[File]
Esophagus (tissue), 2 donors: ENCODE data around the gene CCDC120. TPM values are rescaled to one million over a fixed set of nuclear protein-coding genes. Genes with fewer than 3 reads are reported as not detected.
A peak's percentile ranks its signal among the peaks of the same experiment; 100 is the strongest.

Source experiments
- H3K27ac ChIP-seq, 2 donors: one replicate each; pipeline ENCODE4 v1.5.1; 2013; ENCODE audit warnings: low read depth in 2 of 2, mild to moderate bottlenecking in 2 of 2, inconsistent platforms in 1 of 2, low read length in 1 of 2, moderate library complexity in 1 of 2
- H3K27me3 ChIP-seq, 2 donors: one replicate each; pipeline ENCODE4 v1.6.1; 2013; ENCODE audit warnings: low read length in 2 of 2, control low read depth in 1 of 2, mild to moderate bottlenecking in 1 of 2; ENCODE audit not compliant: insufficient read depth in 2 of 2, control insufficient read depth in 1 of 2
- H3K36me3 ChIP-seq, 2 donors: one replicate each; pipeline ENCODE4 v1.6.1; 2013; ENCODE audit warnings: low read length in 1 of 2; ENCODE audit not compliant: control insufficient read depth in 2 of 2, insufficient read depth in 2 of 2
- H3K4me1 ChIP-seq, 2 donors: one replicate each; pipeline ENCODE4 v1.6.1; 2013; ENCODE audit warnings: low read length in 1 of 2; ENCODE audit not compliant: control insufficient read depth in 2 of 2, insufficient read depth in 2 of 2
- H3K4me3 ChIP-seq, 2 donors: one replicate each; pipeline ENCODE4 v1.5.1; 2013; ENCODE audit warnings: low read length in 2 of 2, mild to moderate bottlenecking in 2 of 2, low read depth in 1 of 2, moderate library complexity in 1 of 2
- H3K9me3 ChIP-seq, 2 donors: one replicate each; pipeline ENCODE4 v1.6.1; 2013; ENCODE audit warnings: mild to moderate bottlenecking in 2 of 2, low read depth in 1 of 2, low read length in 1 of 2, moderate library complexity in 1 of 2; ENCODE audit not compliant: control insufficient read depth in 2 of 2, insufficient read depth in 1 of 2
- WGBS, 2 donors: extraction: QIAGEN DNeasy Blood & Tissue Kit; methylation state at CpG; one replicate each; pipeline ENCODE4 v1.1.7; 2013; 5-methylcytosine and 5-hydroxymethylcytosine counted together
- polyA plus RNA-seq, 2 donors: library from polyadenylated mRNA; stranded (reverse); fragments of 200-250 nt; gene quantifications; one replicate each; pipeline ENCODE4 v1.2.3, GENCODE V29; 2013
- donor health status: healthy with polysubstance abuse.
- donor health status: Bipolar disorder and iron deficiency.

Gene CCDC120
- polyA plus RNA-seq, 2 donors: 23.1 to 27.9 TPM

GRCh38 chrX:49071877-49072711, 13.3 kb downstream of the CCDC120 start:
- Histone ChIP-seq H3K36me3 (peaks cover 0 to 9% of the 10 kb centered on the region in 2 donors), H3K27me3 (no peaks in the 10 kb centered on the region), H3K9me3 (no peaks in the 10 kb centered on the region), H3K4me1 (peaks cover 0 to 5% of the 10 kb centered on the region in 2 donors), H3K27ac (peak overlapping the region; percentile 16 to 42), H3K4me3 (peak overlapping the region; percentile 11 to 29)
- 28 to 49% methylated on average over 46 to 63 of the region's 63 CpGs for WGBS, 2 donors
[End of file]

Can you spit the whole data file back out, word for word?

Esophagus (tissue), 2 donors: ENCODE data around the gene CCDC120. TPM values are rescaled to one million over a fixed set of nuclear protein-coding genes. Genes with fewer than 3 reads are reported as not detected.
A peak's percentile ranks its signal among the peaks of the same experiment; 100 is the strongest.

Source experiments
- H3K27ac ChIP-seq, 2 donors: one replicate each; pipeline ENCODE4 v1.5.1; 2013; ENCODE audit warnings: low read depth in 2 of 2, mild to moderate bottlenecking in 2 of 2, inconsistent platforms in 1 of 2, low read length in 1 of 2, moderate library complexity in 1 of 2
- H3K27me3 ChIP-seq, 2 donors: one replicate each; pipeline ENCODE4 v1.6.1; 2013; ENCODE audit warnings: low read length in 2 of 2, control low read depth in 1 of 2, mild to moderate bottlenecking in 1 of 2; ENCODE audit not compliant: insufficient read depth in 2 of 2, control insufficient read depth in 1 of 2
- H3K36me3 ChIP-seq, 2 donors: one replicate each; pipeline ENCODE4 v1.6.1; 2013; ENCODE audit warnings: low read length in 1 of 2; ENCODE audit not compliant: control insufficient read depth in 2 of 2, insufficient read depth in 2 of 2
- H3K4me1 ChIP-seq, 2 donors: one replicate each; pipeline ENCODE4 v1.6.1; 2013; ENCODE audit warnings: low read length in 1 of 2; ENCODE audit not compliant: control insufficient read depth in 2 of 2, insufficient read depth in 2 of 2
- H3K4me3 ChIP-seq, 2 donors: one replicate each; pipeline ENCODE4 v1.5.1; 2013; ENCODE audit warnings: low read length in 2 of 2, mild to moderate bottlenecking in 2 of 2, low read depth in 1 of 2, moderate library complexity in 1 of 2
- H3K9me3 ChIP-seq, 2 donors: one replicate each; pipeline ENCODE4 v1.6.1; 2013; ENCODE audit warnings: mild to moderate bottlenecking in 2 of 2, low read depth in 1 of 2, low read length in 1 of 2, moderate library complexity in 1 of 2; ENCODE audit not compliant: control insufficient read depth in 2 of 2, insufficient read depth in 1 of 2
- WGBS, 2 donors: extraction: QIAGEN DNeasy Blood & Tissue Kit; methylation state at CpG; one replicate each; pipeline ENCODE4 v1.1.7; 2013; 5-methylcytosine and 5-hydroxymethylcytosine counted together
- polyA plus RNA-seq, 2 donors: library from polyadenylated mRNA; stranded (reverse); fragments of 200-250 nt; gene quantifications; one replicate each; pipeline ENCODE4 v1.2.3, GENCODE V29; 2013
- donor health status: healthy with polysubstance abuse.
- donor health status: Bipolar disorder and iron deficiency.

Gene CCDC120
- polyA plus RNA-seq, 2 donors: 23.1 to 27.9 TPM

GRCh38 chrX:49071877-49072711, 13.3 kb downstream of the CCDC120 start:
- Histone ChIP-seq H3K36me3 (peaks cover 0 to 9% of the 10 kb centered on the region in 2 donors), H3K27me3 (no peaks in the 10 kb centered on the region), H3K9me3 (no peaks in the 10 kb centered on the region), H3K4me1 (peaks cover 0 to 5% of the 10 kb centered on the region in 2 donors), H3K27ac (peak overlapping the region; percentile 16 to 42), H3K4me3 (peak overlapping the region; percentile 11 to 29)
- 28 to 49% methylated on average over 46 to 63 of the region's 63 CpGs for WGBS, 2 donors